FROM 1-28. How Low To Go? Towards 45°S

Nov 08, 2005 - 0500hrs UTC

0500hrs 08 Nov 2005 UTC 39’53”S 046’25”E Ref 532

Well, life does have its ups and downs. There we were, all ready to charge off to frighten some French penguins to the very unfrightening tempo of the Dance of the Sugar Plum Fairy when along comes the Examiner and slams the door. The wind has backed to the SE and the baro is rising so we must be at the top corner of a high to the west somewhere, but we ain’t got no VMG for Gabo – the best we can do for the GC track is VMG = 0, but often minus, so it is marginally positive for the rhumb line. Depressing – or it is when the Examiner is not looking. No point in tacking – the best we’d do would be about the same on the other tack. We have a very low, thin furious looking overcast with lumpier bits embedded in it and occasional bursts of the palest sunlight which drives up the panel amps into positive for a few seconds. Still blowing about 30kts

Health matters – we’re both losing the skin from our fingers – my first and second fingertips are now down through the first six or so layers and down to the bright pink living skin. Keeping the industrial lanoline up to them and will start wearing gloves on deck. Makes intricate things very difficult – just have to fumble slowly or, as one of my favourite Lecturers once wrote, employ the science of muddling through. (That was Leon Peres at Melbourne Uni, talking about bureaucratic capacity for dealing with uncertainty. Has this any element of wisdom?)

And it’s cold – this wind has been trawling up the Antarctic icicles and the water seems to be very cold indeed, altho when I last switched on the instruments, it was about 13 Deg. The condensation is pretty bad but manageable. Gets really bad at night.

For the first time, I can look at this venture as a finite exercise – Act 5, Scene 2 has a maximum of 48 days to go. Whether there is an Act 6 is anyone’s guess but we’re working on it. In one way it helps, but in these conditions, 48 days – 7 weeks – seems to be a very long time. I think we’re closing on the dreaded 36K mark when it’s all pain to the finish. We are driving the boat as hard as we dare – kept the 2 on for far too long last night, but made a few miles, only to have to get up at dawn in the cold and horizontal wet and swap it for the 4. Must be a bit like the  decisions facing the Tea Clipper Captains, with similar deadlines but much, much more to lose if they pushed too hard. I try sometimes to imagine Cutty Sark – a huge sailing ship – going full tilt down here – the noise and the flying water and the crew up on the yards and the sheer power of the rig trying to pull itself out of the hull. Those men must have been nerveless or died early of stress.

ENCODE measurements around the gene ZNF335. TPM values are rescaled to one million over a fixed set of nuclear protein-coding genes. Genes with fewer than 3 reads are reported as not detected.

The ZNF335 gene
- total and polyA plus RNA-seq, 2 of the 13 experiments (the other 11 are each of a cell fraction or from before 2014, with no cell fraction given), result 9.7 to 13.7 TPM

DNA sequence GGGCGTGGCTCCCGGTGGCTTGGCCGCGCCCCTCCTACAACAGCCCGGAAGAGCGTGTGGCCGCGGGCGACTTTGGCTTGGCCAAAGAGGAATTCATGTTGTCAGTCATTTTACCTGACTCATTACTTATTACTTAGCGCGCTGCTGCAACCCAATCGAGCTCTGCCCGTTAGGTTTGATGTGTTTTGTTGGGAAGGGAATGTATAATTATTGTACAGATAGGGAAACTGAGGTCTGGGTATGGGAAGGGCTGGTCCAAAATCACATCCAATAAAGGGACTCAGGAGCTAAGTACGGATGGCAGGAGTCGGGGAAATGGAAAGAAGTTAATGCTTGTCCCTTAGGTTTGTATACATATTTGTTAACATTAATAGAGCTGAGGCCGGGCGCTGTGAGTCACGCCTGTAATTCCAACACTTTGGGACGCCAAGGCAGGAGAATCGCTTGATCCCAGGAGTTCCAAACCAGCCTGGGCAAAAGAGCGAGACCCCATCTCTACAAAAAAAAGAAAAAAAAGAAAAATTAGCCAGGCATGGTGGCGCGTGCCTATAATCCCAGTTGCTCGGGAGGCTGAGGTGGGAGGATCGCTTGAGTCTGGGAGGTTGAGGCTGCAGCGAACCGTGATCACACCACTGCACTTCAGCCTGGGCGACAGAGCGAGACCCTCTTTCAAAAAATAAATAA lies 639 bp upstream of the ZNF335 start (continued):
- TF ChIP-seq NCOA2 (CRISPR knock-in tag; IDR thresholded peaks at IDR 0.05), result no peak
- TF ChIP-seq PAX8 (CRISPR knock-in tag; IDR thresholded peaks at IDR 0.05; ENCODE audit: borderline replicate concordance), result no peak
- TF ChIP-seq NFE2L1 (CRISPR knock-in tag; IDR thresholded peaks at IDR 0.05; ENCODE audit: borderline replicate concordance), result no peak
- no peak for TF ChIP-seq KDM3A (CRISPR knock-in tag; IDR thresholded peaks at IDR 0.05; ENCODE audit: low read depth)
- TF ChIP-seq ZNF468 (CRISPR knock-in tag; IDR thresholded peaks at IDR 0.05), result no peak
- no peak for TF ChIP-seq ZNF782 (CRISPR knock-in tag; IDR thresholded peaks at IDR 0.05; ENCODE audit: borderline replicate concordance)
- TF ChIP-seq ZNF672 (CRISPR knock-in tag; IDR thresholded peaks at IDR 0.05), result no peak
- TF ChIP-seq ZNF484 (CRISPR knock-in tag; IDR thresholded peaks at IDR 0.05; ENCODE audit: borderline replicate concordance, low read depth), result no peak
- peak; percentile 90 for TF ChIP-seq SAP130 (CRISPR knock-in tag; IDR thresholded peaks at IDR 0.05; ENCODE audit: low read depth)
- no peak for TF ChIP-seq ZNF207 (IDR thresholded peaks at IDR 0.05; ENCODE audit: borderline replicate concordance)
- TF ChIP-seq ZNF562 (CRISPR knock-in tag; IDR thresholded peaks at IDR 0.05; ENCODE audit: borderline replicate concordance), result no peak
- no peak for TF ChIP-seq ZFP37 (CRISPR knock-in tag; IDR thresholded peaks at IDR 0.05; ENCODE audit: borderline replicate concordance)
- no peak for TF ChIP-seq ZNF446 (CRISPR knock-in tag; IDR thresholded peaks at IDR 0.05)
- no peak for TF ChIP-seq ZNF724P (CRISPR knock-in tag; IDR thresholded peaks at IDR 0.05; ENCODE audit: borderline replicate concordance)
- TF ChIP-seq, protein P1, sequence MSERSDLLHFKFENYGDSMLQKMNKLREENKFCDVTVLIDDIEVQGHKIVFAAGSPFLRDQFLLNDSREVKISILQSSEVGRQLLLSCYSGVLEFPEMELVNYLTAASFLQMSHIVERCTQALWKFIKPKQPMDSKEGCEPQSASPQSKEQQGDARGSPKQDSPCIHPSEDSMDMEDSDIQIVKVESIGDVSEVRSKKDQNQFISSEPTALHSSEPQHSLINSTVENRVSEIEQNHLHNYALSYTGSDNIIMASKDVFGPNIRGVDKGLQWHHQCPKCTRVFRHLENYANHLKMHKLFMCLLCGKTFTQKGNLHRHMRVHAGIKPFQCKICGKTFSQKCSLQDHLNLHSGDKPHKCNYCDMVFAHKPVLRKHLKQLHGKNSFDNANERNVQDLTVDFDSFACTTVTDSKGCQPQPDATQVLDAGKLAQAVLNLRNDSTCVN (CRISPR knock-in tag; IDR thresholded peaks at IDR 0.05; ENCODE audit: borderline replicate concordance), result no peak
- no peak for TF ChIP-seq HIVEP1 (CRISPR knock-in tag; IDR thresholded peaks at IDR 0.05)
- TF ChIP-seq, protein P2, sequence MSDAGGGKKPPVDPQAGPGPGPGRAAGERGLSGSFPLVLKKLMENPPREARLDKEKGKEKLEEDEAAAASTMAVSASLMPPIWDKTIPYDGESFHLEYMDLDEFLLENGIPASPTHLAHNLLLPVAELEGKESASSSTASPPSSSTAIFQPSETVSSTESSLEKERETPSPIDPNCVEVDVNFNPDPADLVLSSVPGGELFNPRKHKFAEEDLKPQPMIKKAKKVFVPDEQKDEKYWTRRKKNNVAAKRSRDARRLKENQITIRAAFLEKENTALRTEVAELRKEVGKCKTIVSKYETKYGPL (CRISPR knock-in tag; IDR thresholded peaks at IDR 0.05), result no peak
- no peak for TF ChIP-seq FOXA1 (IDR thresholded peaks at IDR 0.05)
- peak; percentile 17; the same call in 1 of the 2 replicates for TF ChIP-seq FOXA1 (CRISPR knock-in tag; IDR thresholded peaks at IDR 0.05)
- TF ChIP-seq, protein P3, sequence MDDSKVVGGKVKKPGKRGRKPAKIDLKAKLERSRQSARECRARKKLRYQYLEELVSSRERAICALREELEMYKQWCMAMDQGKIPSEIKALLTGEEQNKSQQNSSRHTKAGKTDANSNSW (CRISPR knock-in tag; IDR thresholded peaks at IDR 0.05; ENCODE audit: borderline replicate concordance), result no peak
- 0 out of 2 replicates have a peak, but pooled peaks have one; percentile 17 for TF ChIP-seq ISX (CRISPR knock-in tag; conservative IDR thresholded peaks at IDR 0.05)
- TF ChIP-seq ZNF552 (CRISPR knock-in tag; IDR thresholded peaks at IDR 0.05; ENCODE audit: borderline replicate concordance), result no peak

From Malcom C.

Thanks to Malcolm R I know what a CPA is.  CPA Dufresne is between 0800 and 1200 UTC on 8 November.  Assuming you have begun heading a bit south I estimate you will be at about 40.30S 46.30E at 0800 UTC on 8 November and by then Dufresne should be at 40S 53E at 0800 UTC on 8 November.  CPA will be in the following four hours.  Haven’t done the math but I guess 200+NM separation would you say 

FYI, Ile Crozet is at about 47S 52E and Kerguelen 48S 69E.  I get 3 hourly positions of Dufresne so can pick up course changes and likely destinations quite easily.

Supply ship Aurora Australis is currently at Davis Base, Antarctica at 77E. I imagine it will then go to Mawson Base at 63E and I guess to Heard Island after that, which would then be back in an area of interest.

Malcom, we’ll try calling Dufresne at 0900, but I doubt whether they will be listening on HF – they will have their GMDSS operating and will need a DSC call to wake them up. I could send one to their mmsi number, but it means rigging another aerial and then I’m not sure what their working frequency would be. I’ll try on 2182 on the basis that that is what Ile Amsterdam monitors. Later – tried both Dufresne and Amsterdam – no rnser.

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